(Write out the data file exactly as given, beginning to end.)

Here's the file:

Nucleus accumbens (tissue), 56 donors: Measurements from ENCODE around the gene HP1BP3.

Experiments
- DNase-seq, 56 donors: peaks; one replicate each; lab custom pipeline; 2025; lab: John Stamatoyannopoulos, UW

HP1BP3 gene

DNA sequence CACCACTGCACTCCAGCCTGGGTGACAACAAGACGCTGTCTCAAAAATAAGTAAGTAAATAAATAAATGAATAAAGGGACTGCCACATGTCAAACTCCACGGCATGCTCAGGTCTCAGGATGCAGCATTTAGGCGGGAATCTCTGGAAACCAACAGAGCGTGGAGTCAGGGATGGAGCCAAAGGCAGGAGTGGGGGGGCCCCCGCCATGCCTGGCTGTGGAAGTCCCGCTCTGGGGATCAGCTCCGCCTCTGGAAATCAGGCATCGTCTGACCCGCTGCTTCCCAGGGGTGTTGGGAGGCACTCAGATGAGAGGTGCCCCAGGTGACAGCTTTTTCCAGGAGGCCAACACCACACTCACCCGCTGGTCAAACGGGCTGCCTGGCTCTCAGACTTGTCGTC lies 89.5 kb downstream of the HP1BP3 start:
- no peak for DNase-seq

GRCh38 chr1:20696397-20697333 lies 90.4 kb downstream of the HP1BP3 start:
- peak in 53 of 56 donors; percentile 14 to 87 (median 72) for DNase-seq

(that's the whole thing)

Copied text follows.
Nucleus accumbens (tissue), 56 donors: Measurements from ENCODE around the gene HP1BP3.

Experiments
- DNase-seq, 56 donors: peaks; one replicate each; lab custom pipeline; 2025; lab: John Stamatoyannopoulos, UW

HP1BP3 gene

DNA sequence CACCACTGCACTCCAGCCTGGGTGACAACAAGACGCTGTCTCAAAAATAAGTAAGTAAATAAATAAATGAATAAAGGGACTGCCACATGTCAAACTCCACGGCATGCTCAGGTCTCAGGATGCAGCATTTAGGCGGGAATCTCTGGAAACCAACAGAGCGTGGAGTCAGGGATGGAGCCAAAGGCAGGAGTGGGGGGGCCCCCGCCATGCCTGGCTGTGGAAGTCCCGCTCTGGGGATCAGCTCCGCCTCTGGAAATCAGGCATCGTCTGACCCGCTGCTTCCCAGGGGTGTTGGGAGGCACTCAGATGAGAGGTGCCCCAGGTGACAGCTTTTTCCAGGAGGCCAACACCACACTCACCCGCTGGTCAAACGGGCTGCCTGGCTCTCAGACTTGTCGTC lies 89.5 kb downstream of the HP1BP3 start:
- no peak for DNase-seq

GRCh38 chr1:20696397-20697333 lies 90.4 kb downstream of the HP1BP3 start:
- peak in 53 of 56 donors; percentile 14 to 87 (median 72) for DNase-seq